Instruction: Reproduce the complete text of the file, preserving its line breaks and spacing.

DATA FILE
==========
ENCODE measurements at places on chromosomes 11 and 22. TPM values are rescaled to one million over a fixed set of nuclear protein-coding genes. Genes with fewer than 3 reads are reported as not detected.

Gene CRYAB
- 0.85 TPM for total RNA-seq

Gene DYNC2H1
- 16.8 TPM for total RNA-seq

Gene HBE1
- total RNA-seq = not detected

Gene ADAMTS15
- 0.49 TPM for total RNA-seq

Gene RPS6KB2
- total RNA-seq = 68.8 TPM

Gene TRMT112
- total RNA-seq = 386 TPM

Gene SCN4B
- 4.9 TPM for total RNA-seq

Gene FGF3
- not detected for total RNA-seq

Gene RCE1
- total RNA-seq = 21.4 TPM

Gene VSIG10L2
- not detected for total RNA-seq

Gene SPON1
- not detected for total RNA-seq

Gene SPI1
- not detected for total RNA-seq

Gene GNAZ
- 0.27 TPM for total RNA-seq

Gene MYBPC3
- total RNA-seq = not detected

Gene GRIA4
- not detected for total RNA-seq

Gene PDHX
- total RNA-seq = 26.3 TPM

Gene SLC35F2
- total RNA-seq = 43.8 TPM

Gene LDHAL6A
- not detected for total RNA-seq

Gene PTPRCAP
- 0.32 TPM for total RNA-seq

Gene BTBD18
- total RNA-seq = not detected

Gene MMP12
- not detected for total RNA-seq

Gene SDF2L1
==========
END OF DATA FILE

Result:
ENCODE measurements at places on chromosomes 11 and 22. TPM values are rescaled to one million over a fixed set of nuclear protein-coding genes. Genes with fewer than 3 reads are reported as not detected.

Gene CRYAB
- 0.85 TPM for total RNA-seq

Gene DYNC2H1
- 16.8 TPM for total RNA-seq

Gene HBE1
- total RNA-seq = not detected

Gene ADAMTS15
- 0.49 TPM for total RNA-seq

Gene RPS6KB2
- total RNA-seq = 68.8 TPM

Gene TRMT112
- total RNA-seq = 386 TPM

Gene SCN4B
- 4.9 TPM for total RNA-seq

Gene FGF3
- not detected for total RNA-seq

Gene RCE1
- total RNA-seq = 21.4 TPM

Gene VSIG10L2
- not detected for total RNA-seq

Gene SPON1
- not detected for total RNA-seq

Gene SPI1
- not detected for total RNA-seq

Gene GNAZ
- 0.27 TPM for total RNA-seq

Gene MYBPC3
- total RNA-seq = not detected

Gene GRIA4
- not detected for total RNA-seq

Gene PDHX
- total RNA-seq = 26.3 TPM

Gene SLC35F2
- total RNA-seq = 43.8 TPM

Gene LDHAL6A
- not detected for total RNA-seq

Gene PTPRCAP
- 0.32 TPM for total RNA-seq

Gene BTBD18
- total RNA-seq = not detected

Gene MMP12
- not detected for total RNA-seq

Gene SDF2L1